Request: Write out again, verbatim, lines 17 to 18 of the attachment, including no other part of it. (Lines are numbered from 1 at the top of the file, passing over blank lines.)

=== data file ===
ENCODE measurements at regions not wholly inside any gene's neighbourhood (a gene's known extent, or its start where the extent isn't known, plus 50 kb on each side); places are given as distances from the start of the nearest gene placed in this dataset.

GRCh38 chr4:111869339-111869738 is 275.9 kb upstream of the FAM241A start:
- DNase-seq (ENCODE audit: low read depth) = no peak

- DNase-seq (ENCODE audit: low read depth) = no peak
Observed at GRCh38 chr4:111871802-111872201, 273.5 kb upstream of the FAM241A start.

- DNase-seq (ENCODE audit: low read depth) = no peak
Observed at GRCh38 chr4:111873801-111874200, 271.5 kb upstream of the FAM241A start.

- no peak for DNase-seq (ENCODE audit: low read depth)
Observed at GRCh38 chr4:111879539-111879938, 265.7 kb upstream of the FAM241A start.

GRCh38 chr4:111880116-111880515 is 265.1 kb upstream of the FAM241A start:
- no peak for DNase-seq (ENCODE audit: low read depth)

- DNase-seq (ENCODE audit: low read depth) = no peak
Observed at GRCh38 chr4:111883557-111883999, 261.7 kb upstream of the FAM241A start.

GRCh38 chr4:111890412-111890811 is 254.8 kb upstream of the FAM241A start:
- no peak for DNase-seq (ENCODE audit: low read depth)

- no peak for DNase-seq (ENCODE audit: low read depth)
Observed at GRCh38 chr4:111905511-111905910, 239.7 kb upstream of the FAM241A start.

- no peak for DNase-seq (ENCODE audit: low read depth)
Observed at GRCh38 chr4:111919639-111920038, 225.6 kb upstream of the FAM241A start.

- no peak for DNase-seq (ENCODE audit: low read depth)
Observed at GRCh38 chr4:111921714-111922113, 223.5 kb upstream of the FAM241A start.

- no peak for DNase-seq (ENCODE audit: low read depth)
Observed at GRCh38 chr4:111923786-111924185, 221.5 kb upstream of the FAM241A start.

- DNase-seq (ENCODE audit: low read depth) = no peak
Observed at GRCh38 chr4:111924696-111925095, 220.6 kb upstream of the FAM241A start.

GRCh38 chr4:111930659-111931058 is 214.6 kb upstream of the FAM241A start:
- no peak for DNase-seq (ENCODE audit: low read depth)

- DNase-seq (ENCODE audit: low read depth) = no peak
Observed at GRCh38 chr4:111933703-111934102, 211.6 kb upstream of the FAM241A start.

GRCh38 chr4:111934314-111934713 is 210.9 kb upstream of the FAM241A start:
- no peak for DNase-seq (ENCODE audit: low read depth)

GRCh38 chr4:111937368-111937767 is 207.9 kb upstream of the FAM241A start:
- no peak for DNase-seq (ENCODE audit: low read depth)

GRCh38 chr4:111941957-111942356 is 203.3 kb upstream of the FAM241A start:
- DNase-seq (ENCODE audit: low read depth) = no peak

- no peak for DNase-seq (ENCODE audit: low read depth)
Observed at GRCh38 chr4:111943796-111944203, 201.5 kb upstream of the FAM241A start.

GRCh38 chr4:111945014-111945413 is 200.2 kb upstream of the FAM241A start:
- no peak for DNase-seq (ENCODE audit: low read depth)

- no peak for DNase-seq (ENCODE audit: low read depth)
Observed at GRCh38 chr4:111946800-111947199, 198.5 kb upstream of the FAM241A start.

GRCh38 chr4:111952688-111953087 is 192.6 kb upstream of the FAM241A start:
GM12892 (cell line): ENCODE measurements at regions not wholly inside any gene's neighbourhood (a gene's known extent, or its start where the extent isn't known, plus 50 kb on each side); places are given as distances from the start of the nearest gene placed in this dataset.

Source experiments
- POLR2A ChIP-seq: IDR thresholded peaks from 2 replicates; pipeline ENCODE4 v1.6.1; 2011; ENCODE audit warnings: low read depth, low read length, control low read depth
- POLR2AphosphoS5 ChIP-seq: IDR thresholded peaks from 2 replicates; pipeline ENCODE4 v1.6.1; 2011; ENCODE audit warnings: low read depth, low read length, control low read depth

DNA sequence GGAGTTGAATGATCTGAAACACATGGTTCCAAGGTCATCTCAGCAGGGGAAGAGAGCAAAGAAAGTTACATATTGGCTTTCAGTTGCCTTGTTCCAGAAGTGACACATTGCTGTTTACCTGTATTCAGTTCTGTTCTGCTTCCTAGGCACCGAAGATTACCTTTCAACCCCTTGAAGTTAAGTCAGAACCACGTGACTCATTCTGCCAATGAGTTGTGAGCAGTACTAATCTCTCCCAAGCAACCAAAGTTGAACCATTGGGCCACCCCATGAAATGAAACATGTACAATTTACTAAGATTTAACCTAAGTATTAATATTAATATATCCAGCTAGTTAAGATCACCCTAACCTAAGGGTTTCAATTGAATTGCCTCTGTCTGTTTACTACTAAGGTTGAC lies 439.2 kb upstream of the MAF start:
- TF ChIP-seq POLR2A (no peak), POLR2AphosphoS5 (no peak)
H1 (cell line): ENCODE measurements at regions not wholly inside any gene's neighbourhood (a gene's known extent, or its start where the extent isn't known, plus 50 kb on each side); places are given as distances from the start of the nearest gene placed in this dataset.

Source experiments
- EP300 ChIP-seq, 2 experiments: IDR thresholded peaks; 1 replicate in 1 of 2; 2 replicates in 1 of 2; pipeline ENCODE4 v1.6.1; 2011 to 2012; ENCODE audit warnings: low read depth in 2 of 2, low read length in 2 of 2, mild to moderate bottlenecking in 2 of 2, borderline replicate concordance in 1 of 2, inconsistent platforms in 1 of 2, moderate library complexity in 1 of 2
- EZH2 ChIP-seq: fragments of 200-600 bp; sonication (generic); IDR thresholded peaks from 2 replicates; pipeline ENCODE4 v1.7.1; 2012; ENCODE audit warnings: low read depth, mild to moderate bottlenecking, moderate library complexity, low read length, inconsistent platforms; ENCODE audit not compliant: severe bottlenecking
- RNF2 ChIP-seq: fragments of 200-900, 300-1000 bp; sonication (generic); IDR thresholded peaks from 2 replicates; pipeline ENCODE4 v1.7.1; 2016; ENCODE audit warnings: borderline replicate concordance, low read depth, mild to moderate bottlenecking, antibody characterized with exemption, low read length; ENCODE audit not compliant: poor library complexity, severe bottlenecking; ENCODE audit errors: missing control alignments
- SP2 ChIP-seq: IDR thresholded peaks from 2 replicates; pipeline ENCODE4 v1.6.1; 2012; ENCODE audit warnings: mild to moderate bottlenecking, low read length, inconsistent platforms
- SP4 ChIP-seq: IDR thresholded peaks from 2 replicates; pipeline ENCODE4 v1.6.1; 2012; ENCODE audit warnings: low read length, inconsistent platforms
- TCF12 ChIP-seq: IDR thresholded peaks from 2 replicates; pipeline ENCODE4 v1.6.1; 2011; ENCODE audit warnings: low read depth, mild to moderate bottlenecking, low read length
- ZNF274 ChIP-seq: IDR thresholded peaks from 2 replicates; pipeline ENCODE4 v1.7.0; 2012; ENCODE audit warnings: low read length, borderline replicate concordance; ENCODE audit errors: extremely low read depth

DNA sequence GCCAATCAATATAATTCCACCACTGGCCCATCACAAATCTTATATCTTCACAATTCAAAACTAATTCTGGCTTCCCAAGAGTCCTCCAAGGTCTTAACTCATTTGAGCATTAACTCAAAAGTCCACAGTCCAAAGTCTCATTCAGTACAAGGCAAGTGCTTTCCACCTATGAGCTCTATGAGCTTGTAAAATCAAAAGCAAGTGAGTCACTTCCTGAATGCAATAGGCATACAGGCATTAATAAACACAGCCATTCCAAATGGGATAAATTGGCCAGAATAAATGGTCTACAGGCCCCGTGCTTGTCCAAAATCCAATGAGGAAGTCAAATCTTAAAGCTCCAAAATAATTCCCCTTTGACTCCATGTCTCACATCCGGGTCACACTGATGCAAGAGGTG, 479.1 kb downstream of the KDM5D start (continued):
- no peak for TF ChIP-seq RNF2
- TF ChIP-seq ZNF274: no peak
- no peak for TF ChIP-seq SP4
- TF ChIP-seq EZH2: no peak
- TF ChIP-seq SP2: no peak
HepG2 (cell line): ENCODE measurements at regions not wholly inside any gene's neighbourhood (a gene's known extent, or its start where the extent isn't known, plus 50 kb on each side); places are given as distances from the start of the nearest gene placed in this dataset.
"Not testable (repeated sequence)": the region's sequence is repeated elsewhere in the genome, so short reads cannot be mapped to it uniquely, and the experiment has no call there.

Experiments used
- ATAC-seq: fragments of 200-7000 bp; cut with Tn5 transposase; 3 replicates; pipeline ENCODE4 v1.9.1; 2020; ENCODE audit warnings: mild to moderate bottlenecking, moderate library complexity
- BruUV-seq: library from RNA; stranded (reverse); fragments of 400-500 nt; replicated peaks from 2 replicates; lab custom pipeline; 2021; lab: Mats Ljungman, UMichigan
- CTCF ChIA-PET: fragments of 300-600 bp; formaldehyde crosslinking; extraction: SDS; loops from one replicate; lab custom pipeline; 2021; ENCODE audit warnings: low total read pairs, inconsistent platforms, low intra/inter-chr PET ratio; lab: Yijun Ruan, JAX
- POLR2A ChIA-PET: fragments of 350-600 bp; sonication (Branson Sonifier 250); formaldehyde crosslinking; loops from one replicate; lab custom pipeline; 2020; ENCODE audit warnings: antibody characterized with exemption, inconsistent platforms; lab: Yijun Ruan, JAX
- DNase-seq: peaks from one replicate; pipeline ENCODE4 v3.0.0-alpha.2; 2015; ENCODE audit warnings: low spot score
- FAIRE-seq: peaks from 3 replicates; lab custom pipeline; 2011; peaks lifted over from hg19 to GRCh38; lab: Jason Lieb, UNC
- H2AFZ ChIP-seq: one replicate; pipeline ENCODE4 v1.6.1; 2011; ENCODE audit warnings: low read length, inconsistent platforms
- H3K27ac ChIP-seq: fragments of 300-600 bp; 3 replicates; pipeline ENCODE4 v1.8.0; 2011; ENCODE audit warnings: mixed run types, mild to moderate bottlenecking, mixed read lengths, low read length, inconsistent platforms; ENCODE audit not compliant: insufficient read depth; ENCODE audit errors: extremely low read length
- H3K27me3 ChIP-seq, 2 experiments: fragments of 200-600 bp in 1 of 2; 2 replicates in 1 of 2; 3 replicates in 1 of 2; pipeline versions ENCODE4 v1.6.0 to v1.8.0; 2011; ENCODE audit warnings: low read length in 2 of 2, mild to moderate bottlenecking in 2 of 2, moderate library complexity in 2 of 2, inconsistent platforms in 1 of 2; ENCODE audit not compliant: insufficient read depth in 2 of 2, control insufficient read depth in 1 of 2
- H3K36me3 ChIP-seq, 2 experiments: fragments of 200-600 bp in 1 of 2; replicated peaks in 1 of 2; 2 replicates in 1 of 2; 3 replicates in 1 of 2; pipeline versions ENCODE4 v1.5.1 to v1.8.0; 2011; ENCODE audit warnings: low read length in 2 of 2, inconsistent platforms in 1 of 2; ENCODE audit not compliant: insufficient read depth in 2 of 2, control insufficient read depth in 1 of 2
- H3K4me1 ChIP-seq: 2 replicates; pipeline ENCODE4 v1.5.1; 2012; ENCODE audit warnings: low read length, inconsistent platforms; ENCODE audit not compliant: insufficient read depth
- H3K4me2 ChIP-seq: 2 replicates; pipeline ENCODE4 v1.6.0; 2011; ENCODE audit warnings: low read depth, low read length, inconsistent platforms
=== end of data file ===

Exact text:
Observed at GRCh38 chr4:111905511-111905910, 239.7 kb upstream of the FAM241A start.

- no peak for DNase-seq (ENCODE audit: low read depth)